The Unforgivable Failure of Congress to Rein in Drone Strikes

By Conor Friedersdorf

Even the Obama Administration now admits that the executive branch is inadequately restrained. What are legislators waiting for?

drone sky full reuters .jpg
Reuters

Even the Obama Administration agrees that the lethal drone program it runs permits the executive branch to kill too easily. Its officials felt it urgent to codify various constraints when they thought Mitt Romney might win the election, The New York Times recently reported, quoting one official who said, "There was concern that the levers might no longer be in our hands."

The story went on to report that the efforts are less urgent now that President Obama has won reelection (as if he alone is trustworthy enough to extrajudicially kill all willy-nilly, or to delegate that power to unerring paragons of good judgment like retired CIA Director David Petraeus). Still, the effort goes on with as much transparency as you'd expect: "The draft rule book for drone strikes that has been passed among agencies over the last several months is so highly classified, officials said, that it is hand-carried from office to office rather than sent by e-mail."

So consider this.

The Obama Administration thinks that on the president's authority it can adopt secret rules to a secret killing program, and that the rules will bind future presidents to Obama's notions of prudence?

That isn't how it works. Some David Addington/Harold Koh type could write up a memo demolishing any prudent safeguard the next president found hobbling in no more than a week or two.  


Team Obama's attitude should nevertheless serve as a wake-up call to Congress. Hey legislators! The executive branch is telling you that even it thinks the status quo gives too much unchecked power to the president; that he is killing people without clear standards and procedures; and that he'd be worried about transferring the power he now possesses to someone else.

What's your use, Congress, if even knowing all that you do nothing? The Founders expected you to jealously guard the power given to your branch, yet you shirk that Constitutional role. Most of you have spent more time attending fundraisers than thinking about how to rein in a coequal branch that's gone so far as to shred the Fifth Amendment and start whole wars without your consent. The Obama Administration's pre-election jitters are "a perfect distillation of how grotesque power appears in the eye of Americans who wield it," Matt Welch writes. "The point of constitutional governance is that the legal structure for and oversight of executive power is not a task for the executive itself. The fact that a president (and former constitutional law professor) would think otherwise vividly illustrates how far from that bedrock concept we have strayed."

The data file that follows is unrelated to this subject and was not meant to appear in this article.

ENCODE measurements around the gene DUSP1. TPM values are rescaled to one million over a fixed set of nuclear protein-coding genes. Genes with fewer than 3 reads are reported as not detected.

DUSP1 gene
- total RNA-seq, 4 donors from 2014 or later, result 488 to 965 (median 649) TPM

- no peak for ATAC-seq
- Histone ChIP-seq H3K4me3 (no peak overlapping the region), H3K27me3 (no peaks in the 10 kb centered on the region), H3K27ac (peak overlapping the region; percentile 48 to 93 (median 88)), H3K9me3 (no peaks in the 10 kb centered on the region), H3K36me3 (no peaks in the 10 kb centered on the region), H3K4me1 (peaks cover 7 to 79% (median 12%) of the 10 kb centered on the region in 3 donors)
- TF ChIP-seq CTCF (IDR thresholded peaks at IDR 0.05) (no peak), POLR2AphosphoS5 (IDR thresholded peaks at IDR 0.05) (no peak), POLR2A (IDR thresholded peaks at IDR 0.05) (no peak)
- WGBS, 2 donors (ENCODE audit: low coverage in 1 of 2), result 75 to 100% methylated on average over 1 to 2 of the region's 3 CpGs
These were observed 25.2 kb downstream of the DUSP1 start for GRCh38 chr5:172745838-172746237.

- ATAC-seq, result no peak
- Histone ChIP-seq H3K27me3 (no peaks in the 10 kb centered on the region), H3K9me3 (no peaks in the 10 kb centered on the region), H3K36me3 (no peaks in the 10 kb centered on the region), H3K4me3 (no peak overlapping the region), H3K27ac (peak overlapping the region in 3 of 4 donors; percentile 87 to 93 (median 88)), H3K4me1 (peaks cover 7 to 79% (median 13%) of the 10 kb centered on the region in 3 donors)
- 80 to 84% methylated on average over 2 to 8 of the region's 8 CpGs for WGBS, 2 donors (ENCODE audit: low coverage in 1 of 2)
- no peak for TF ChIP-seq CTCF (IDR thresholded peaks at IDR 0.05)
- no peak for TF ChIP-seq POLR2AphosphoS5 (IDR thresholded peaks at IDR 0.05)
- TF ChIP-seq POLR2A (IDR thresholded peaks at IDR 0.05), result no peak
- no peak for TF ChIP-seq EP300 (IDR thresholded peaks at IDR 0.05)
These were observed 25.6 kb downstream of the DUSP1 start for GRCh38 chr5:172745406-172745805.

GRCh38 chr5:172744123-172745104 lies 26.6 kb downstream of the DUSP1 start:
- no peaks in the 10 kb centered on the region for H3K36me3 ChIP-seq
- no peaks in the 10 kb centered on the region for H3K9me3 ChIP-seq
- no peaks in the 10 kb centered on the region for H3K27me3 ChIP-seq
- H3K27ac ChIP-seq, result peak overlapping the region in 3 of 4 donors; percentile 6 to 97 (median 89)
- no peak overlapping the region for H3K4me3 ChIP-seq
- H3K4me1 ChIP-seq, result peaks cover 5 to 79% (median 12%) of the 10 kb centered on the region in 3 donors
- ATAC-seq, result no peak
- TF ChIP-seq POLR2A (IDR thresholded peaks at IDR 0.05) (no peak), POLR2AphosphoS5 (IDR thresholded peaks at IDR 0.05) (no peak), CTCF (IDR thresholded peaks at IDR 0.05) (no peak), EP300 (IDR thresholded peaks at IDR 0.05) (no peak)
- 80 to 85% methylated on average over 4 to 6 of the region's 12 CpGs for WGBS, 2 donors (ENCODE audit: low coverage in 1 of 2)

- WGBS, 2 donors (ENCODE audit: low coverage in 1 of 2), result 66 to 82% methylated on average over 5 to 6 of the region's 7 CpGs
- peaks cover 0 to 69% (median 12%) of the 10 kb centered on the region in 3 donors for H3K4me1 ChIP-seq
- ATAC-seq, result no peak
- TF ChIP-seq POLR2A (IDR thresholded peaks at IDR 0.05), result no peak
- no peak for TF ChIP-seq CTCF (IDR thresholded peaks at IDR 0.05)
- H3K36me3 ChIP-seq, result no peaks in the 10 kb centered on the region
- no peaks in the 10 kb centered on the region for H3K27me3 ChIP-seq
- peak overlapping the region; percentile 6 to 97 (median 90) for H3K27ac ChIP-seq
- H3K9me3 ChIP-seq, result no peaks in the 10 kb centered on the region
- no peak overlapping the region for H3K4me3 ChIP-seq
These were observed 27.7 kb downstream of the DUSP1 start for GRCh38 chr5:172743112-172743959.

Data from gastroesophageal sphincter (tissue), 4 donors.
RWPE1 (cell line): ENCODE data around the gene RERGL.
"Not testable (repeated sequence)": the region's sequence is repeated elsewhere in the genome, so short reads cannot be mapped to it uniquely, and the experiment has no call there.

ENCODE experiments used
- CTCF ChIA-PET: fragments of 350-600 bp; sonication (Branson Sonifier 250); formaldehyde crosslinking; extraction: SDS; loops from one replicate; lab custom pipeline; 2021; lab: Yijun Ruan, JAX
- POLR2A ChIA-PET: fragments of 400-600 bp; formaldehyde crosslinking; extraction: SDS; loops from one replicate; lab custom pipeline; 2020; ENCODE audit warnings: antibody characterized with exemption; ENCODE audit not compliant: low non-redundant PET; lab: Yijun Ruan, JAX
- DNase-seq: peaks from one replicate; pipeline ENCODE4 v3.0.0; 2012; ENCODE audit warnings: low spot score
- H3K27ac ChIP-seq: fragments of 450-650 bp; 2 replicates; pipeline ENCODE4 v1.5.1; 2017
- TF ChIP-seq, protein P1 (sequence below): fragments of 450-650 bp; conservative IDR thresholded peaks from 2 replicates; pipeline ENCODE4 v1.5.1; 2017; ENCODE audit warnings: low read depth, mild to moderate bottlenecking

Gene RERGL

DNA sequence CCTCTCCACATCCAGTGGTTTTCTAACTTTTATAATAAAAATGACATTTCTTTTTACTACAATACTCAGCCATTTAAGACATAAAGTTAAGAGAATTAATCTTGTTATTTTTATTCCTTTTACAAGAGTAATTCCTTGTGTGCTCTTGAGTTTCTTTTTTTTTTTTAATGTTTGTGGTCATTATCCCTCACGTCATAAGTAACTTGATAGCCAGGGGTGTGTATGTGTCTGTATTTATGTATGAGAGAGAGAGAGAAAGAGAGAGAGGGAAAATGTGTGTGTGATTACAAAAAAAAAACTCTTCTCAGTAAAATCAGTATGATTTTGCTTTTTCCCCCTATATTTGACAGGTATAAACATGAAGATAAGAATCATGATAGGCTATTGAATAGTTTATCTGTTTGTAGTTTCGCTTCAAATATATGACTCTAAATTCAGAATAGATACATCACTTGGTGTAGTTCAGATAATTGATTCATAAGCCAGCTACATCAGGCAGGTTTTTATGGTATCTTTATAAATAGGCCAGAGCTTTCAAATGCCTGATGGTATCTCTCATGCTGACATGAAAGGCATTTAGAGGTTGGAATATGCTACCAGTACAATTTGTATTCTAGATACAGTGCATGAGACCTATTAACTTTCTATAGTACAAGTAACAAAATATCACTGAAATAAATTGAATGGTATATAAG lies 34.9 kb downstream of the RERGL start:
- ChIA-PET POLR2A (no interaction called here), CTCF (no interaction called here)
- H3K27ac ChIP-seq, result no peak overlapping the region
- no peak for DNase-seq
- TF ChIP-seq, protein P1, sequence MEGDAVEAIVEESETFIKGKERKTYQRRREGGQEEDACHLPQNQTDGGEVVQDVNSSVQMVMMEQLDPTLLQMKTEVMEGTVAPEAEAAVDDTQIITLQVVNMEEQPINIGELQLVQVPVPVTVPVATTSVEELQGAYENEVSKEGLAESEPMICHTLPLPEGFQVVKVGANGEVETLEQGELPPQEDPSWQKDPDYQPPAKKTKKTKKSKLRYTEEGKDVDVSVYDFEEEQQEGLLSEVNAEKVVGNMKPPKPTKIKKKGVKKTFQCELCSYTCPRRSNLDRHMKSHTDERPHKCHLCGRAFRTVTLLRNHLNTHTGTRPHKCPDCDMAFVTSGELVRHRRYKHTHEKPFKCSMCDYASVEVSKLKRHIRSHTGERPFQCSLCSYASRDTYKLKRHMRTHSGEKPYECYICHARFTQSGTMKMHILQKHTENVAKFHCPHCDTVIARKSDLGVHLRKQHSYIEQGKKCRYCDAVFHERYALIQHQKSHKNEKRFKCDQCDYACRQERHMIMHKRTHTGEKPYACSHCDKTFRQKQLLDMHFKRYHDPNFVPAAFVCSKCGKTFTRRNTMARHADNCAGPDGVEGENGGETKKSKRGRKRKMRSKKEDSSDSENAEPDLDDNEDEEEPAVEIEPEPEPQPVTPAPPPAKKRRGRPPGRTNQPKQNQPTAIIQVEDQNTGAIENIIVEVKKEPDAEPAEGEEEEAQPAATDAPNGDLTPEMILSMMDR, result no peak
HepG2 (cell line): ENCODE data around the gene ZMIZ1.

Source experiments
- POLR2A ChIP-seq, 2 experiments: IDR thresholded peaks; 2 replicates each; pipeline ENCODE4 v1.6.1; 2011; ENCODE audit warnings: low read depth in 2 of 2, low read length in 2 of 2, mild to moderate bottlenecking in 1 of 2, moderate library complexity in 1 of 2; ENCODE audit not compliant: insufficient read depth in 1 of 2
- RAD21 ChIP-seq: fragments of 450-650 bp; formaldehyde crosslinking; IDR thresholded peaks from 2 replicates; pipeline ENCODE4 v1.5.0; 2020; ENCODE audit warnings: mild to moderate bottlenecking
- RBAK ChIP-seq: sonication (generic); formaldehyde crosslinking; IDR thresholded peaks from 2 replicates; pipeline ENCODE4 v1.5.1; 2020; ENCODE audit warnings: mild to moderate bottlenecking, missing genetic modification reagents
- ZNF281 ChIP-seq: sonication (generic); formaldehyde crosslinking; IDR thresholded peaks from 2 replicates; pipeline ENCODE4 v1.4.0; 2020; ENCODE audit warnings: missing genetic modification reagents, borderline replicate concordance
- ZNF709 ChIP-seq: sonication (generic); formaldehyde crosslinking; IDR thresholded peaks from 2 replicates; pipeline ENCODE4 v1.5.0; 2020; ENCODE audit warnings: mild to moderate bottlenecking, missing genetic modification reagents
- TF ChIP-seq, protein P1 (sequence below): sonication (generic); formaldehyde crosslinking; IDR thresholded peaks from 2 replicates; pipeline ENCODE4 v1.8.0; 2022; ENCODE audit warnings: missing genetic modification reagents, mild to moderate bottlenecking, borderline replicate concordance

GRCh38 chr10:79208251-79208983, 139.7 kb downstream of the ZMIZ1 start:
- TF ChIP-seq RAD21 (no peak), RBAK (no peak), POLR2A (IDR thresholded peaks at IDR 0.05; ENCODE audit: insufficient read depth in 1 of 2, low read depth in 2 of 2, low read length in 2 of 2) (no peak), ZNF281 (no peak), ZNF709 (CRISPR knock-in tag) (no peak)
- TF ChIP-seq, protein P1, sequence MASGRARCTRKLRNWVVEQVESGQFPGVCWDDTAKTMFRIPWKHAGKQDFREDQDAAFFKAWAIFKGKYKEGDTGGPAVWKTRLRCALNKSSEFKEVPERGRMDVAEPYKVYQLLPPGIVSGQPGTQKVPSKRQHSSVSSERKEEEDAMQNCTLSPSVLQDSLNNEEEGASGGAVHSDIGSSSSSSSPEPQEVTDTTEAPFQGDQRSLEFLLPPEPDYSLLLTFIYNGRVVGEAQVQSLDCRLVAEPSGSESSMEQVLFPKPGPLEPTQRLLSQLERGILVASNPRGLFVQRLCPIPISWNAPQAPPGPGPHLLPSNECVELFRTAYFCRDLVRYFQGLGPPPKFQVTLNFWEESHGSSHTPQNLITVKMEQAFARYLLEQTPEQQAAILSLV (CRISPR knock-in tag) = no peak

Forget Obama, who has shown his contempt for the rule of law too many times to trust that prudence will ever overcome his shortsighted self-regard. Only Congress can rein him in. As Obama said himself on The Daily Show, "One of the things we've got to do is put a legal architecture in place, and we need congressional help in order to do that, to make sure that not only am I reined in but any president's reined in terms of some of the decisions that we're making." So long as Congress doesn't even try, may history judge every derelict legislator harshly.

Why the urgency? As Will Wilkinson explains:

Establishing truly general, and thus potentially morally justifiable, "rules of engagement" for drone attacks is urgent for a rather more important reason than the possibility that a less enlightened politician might come to power: America's conduct sets an example for the world. As this newspaper noted earlier this month, "Staying true to America's principles is one worry. Providing a template for other countries is another. China and Russia have similar technologies but their own ideas about what constitutes terrorism."

We Americans are inclined to think of ourselves as a morally upstanding lot who act according only to the highest ideals in our violent escapades abroad. Much of the rest of the world is inclined to view us rather differently, as smugly unwitting Thrasymacheans who cannot see the difference between what is right and what America, in its unmatched might, gets away with. The question Americans need to put to ourselves is whether we would mind if China or Russia or Iran or Pakistan were to be guided by the Obama administration's sketchy rulebook in their drone campaigns. Bomb-dropping remote-controlled planes will soon be commonplace... It's simply chilling to consider the possibility that the White House might really believe that absent the threat of Mitt Romney there are in this matter no grounds for haste.

This article available online at:

http://www.theatlantic.com/politics/archive/2012/12/the-unforgivable-failure-of-congress-to-rein-in-drone-strikes/265874/